Tuesday, March 25, 2008

Respond to the Fatherless


Donald Miller, of Blue Like Jazz fame, sent me an email today.
Miller's the founder of The Belmont Foundation, a group seeking to respond in different ways to the tragedy of children growing up in fatherless homes. I understand that this issue is a major theme in Miller's latest book, To Own A Dragon.
The email included some figures that I found rather striking, probably because the isn't a situation that I've taken much time to consider before.
The Cost of Absent Fathers

63% of youth suicides are from fatherless homes. (U.S. D.H.H.S., Bureau of the Census)
75% of adolescents patients in chemical abuse centers come from fatherless homes. (Rainbows for all God’s Children)
70% of juveniles in state operated insitutions have no fathers. (U.S. Dept. of Justice, Special Report)
85% of youth in prison had no fathers at home. (Fulton Co. Georgia jail population, Texas Dept. of Correction)
90% of homeless and runaway children are from fatherless homes. (U.S. D.H.H.S., Bureau of the Census)
71% of high school dropouts come from fatherless homes (National Principal Association Report on the State of High Schools)

Sure, correlation doesn't necessarily imply causation, but these numbers are still hard to look past. I also have to wonder where in these statistics you'll find children in homes with two mothers, or where the children with two dads fit into it all. Regardless of these considerations, take note of this need. Christians are called to meet all sorts of needs in all sorts of ways, and I hope that at very least this particular need will begin to receive more attention than it has, at least in my experience.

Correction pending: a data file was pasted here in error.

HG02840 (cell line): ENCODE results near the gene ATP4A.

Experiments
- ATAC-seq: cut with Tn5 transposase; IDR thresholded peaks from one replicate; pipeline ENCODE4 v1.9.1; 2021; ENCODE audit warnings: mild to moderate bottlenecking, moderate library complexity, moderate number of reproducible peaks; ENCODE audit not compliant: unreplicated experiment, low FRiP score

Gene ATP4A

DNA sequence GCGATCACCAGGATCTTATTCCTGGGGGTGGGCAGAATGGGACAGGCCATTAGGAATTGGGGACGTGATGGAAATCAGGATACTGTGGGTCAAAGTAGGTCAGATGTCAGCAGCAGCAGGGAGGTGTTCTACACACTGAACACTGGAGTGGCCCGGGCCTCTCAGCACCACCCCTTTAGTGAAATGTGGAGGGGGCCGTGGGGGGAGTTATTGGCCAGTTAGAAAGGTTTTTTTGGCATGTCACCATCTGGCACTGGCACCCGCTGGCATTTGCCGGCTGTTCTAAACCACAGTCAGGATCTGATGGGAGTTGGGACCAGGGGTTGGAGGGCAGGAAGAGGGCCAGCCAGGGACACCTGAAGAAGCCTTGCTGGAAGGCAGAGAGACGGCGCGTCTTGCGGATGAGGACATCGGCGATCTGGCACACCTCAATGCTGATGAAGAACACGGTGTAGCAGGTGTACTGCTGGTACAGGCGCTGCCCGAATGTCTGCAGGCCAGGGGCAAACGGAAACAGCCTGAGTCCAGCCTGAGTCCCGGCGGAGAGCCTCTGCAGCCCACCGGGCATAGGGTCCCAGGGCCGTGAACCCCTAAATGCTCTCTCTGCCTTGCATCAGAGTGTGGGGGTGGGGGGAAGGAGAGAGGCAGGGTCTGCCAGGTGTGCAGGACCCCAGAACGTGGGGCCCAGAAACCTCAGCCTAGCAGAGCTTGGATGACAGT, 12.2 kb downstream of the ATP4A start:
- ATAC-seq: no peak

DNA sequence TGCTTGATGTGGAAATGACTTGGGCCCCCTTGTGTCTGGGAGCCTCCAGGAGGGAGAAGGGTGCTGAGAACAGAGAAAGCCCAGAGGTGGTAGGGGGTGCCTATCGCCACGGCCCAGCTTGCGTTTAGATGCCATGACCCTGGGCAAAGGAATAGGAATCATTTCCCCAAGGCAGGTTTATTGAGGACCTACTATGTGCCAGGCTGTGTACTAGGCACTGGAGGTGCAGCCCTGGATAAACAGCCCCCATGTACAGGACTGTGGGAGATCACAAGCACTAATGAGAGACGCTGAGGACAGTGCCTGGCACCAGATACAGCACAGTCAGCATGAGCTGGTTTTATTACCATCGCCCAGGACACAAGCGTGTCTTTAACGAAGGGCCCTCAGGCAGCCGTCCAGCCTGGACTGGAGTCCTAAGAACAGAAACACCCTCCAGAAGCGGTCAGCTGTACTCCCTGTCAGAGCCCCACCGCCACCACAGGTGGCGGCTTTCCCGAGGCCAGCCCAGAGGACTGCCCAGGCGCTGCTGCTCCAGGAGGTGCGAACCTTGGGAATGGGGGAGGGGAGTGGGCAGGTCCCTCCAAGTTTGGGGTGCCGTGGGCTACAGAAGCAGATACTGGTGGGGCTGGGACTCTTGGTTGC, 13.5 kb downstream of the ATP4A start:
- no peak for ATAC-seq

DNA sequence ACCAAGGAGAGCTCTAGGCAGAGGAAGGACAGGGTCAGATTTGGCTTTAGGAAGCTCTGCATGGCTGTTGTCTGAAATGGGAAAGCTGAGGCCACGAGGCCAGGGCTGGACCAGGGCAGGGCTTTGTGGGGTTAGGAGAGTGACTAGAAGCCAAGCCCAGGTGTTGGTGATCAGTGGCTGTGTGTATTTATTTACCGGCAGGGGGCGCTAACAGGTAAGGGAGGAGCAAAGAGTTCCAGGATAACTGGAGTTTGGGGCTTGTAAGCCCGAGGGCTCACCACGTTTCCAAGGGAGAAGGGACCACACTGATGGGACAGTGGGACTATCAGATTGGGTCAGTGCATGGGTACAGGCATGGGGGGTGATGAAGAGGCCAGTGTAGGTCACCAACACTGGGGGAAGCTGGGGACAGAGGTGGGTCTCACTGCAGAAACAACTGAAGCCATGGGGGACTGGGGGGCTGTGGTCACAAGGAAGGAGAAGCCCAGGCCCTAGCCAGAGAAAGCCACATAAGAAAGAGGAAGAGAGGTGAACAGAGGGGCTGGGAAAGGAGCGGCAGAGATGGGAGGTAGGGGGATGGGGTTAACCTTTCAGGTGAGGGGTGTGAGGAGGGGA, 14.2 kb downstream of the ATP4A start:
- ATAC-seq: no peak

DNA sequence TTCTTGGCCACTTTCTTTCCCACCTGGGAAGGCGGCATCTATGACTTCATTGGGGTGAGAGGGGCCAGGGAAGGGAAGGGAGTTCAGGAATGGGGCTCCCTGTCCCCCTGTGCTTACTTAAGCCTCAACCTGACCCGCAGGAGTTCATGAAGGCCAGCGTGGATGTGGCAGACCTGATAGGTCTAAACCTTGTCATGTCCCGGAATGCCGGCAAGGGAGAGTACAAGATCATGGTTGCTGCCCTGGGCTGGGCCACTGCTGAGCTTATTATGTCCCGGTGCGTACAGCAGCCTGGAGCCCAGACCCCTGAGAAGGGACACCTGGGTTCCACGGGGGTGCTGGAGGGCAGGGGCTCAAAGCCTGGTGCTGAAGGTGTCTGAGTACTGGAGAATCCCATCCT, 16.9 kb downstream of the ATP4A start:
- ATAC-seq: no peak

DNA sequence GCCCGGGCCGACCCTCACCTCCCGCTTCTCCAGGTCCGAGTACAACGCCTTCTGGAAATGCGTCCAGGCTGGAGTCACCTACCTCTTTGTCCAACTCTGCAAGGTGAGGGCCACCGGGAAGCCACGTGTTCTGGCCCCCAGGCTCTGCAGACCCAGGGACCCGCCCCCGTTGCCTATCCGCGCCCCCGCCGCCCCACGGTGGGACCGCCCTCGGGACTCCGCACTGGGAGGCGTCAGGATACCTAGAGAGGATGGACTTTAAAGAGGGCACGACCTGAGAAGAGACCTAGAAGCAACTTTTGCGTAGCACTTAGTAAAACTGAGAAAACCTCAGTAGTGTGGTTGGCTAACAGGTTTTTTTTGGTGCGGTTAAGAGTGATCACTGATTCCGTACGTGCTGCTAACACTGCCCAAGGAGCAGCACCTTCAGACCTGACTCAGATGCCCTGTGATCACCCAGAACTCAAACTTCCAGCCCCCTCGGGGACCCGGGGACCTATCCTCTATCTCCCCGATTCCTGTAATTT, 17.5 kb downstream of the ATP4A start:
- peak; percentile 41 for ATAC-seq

“The Belmont Foundation seeks to effectively respond to the crisis of fatherlessness by equipping the faith community to provide life long, trust based mentoring relationships with young men in an effort to affect long-term change.”
If you'd like more information on The Belmont Foundation, visit their website at belmontfoundation.org.

1 comment:

Daniel McLain Hixon said...

I have heard or read somewhere that "being brought to church by dad" is the biggest indicator of whether or not a youth will continue in active church membership or not. Something like 70% chance of continued involvement (if brought by dad) verses 30% (if brought by mom without dad).
I think this simply demonstrates the (un-PC) reality that men, or father-figures, do (for whatever reason) exercise a disproportionate amount of spiritual influence and leadership (or they fail to do so). I am convinced that the breakdown of the two-parent family is the single biggest problem in our society. Whether this is a new problem or not, I have not done the research, but I suspect (if for no other reasons than relaxed social expectations) it is worse now than in past decades/centuries.